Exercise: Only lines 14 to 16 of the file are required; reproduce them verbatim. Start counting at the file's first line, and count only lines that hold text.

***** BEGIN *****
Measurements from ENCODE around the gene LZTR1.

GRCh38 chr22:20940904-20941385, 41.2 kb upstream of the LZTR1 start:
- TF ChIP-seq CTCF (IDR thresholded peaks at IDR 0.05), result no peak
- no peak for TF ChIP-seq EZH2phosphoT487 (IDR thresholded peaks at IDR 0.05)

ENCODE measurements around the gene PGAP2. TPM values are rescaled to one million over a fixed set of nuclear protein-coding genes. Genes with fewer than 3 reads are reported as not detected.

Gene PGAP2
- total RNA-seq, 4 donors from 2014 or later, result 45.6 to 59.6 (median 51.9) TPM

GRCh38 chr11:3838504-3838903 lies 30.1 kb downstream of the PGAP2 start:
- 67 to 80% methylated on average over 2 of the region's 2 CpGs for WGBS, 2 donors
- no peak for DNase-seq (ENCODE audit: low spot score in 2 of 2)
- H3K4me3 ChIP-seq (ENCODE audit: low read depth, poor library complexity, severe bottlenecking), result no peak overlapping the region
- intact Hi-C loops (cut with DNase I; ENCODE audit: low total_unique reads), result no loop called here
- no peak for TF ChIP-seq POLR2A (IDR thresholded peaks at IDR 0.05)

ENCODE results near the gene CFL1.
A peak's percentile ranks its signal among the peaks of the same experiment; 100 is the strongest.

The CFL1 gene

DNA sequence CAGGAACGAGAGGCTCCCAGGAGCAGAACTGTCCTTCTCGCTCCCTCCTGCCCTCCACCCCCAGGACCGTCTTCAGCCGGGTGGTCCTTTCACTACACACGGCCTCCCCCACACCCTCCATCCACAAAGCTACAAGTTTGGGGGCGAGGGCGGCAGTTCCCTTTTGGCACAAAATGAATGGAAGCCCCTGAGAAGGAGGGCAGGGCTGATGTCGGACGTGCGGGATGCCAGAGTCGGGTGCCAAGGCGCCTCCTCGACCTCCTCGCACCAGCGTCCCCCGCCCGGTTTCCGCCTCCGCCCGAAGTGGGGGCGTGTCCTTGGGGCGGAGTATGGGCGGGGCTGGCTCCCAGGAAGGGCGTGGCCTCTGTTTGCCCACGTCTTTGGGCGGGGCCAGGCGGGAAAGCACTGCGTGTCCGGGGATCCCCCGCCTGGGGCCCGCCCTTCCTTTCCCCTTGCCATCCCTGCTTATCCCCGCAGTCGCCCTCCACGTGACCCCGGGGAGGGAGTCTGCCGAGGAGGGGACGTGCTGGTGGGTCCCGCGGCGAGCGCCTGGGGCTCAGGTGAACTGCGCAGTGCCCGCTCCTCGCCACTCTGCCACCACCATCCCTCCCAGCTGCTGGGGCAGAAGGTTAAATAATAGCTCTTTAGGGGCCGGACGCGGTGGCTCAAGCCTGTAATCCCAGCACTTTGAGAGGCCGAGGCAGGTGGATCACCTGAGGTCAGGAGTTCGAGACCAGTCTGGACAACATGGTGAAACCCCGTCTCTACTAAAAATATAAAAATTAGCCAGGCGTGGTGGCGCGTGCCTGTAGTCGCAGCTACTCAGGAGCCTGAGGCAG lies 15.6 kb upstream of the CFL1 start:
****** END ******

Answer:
ENCODE results near the gene CFL1.
A peak's percentile ranks its signal among the peaks of the same experiment; 100 is the strongest.

The CFL1 gene